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Betsy Block

Stories without recipes

Dirty Little Secret

The Dinner Diaries is officially launched! To read more about it, go here.

Otherwise, I wanted to tell you about:

The Dirty Little Secret of Clean Food
It's farmers' market season again, and we all know what that means:  local, organic, sustainable, clean, hip, happening produce served up with an undercurrent of latent hostility, judgment and gossip.

Oops, did I say that? I love my local farmers' market as much as the next soccer mom. But I have to confess: sometimes, when autumn rolls around again, I'm just the tiniest bit relieved I won't have to worry about being hip-checked while buying an apple, or getting sore shoulders from carrying all that food.

As someone who has been a regular at the market since it opened more than a decade ago, I think I'm qualified to offer some helpful advice to shoppers. First, come loaded with coin. Second: put your best New Yorker hailing-a-cab-in-the-rain face on, because paying for what you've picked out can feel like general admission at a rock concert. Woe to the frail, elderly, or anyone with small children trying to buy an heirloom tomato or some mustard greens.

Finally, take a lesson from a woman I know who helped herself to some just-picked, sun-warmed cherry tomatoes last summer and ended up in the hospital. Even food from the wholesome, holier-than-thou (sorry, I mean holy) market needs to be washed.

But wait, there's more: Look behind the piles of colorful produce gleaming in the sun and you'll see some serious eye-rolling among the farmers as that pain of a customer walks away after having complained about the prices yet again. Or how about the incessant trash-talk? Take that farmer over there. He obviously trucks boxes of food in from other states because everyone knows corn isn't growing around here yet. And that guy? He claims he uses IPM, but his apples are so rife with pesticides they make the organic farmer feel sick; then again, the organic farmer is the one who's been banned from the market because he has a year-round farm stand, which is obviously just wrong.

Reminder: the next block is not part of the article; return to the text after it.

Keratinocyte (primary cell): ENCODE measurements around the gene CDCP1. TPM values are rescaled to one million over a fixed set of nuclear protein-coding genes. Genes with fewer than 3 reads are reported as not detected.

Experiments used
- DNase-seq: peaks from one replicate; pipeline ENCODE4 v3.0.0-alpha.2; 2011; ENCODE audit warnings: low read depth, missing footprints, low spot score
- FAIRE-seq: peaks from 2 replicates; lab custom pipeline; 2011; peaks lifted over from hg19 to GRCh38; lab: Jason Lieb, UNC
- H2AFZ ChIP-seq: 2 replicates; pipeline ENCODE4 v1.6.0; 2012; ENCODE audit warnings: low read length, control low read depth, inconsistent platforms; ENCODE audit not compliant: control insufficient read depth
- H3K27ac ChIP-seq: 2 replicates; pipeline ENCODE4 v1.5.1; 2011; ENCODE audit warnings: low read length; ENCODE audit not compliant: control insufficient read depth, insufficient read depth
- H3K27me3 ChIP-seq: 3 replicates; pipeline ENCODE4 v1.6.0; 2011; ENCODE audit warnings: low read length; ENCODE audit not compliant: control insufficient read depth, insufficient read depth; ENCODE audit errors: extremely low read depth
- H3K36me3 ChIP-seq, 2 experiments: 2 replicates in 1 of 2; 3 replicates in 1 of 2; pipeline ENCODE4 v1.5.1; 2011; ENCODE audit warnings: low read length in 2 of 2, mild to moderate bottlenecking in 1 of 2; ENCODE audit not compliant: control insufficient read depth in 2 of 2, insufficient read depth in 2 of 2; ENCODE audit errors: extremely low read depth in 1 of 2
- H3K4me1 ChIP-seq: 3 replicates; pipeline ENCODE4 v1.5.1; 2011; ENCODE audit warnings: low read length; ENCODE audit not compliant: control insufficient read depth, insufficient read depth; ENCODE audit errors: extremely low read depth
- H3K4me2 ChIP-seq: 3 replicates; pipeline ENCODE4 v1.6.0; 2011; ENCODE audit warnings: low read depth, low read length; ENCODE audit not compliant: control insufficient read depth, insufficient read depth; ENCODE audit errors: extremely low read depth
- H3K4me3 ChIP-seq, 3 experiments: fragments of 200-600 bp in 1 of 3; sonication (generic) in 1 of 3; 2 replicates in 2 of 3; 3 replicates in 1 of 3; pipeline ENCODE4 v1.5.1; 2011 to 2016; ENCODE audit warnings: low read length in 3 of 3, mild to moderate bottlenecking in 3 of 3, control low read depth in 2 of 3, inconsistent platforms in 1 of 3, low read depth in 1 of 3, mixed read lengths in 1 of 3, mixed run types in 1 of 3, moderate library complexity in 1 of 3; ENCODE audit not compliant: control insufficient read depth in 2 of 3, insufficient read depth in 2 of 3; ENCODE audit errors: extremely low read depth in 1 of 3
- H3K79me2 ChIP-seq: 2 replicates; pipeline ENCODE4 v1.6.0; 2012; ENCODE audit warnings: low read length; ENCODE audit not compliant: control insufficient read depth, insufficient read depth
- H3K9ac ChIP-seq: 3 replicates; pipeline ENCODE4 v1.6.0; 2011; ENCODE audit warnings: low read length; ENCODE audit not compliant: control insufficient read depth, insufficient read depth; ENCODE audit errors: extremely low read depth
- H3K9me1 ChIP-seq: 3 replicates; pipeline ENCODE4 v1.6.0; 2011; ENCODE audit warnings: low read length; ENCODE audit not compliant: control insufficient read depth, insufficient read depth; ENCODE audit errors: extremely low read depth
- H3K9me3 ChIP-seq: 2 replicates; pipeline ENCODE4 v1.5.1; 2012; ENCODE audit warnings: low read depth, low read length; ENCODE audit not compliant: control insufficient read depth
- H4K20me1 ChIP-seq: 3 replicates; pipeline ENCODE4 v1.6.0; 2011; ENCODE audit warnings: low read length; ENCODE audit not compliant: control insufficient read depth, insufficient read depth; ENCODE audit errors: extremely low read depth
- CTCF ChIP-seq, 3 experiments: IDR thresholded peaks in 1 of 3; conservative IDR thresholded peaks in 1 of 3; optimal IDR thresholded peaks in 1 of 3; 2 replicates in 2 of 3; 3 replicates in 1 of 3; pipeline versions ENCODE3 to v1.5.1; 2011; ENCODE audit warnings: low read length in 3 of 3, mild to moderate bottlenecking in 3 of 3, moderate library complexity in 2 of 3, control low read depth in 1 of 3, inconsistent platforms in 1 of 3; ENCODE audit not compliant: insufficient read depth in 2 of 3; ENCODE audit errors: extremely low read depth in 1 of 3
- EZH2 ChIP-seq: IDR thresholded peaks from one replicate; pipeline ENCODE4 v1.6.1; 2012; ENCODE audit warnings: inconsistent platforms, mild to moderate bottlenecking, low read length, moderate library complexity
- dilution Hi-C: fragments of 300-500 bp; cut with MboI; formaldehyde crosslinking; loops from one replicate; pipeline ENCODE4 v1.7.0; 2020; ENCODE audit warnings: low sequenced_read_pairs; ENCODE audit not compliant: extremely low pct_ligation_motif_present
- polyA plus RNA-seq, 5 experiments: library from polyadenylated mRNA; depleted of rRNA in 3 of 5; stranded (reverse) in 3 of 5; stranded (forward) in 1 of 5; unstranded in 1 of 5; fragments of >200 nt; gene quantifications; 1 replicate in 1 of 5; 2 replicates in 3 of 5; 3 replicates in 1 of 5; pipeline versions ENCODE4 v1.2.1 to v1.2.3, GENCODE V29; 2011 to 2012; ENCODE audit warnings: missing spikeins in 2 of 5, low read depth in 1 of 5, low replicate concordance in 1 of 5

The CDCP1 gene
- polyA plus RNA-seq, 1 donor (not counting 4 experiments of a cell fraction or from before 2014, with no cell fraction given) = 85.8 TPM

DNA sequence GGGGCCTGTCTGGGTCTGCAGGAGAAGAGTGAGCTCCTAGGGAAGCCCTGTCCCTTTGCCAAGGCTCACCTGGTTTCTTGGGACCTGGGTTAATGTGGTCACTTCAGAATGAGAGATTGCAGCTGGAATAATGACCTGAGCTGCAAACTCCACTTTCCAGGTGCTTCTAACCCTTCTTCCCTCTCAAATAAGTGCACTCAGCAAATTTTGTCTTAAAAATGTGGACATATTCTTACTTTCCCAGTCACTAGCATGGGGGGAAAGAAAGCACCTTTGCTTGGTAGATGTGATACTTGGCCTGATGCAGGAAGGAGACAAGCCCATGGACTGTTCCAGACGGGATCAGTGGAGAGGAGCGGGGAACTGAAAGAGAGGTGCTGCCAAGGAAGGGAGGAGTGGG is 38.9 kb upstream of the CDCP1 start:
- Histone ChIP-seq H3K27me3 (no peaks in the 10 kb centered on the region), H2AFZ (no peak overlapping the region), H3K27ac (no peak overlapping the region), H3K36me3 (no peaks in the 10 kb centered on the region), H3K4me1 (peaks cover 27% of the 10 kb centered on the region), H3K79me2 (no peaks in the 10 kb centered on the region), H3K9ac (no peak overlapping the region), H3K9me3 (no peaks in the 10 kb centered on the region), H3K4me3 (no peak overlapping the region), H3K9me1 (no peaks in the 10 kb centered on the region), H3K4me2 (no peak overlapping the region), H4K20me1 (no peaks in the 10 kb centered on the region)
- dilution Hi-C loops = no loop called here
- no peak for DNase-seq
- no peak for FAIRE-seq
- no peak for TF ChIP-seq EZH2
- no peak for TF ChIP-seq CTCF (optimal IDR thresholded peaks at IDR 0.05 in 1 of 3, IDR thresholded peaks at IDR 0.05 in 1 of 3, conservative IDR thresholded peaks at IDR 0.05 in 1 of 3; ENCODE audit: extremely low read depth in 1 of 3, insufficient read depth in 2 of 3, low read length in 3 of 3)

Or how about the farmer who, once he's returned to his stand, gets accused of being a letch? (I haven't seen it, but then again, I'm no longer a recipient of leers.) Then there are the manager's rules about only allowing local businesses into the market, except for that stand run by the out-of-town bakery over there – you know, the one that uses way too much almond paste in everything? – because they have friends in high places.

And so it goes.

No matter how the food is grown, wherever you find people, you'll always find at least a little poison. But while the atmosphere at my quirky yet beloved farmers market might not be wholly pure, it definitely doesn't get any more organic; that is to say, human. As for me, I wouldn't have it any other way, but then, I love a side of gossip with my greens.

(Recently Andy and I were sitting in the front yard watching the kids and Roxy frolic. The sun was streaming down on our little corner of the world, and seeds were beginning to sprout all around us. We were soaking in the beautiful day and the sight of our beloved children and our spunky dog when Andy said expansively, "Bless the beasts and the children."

"What's the difference?" I asked.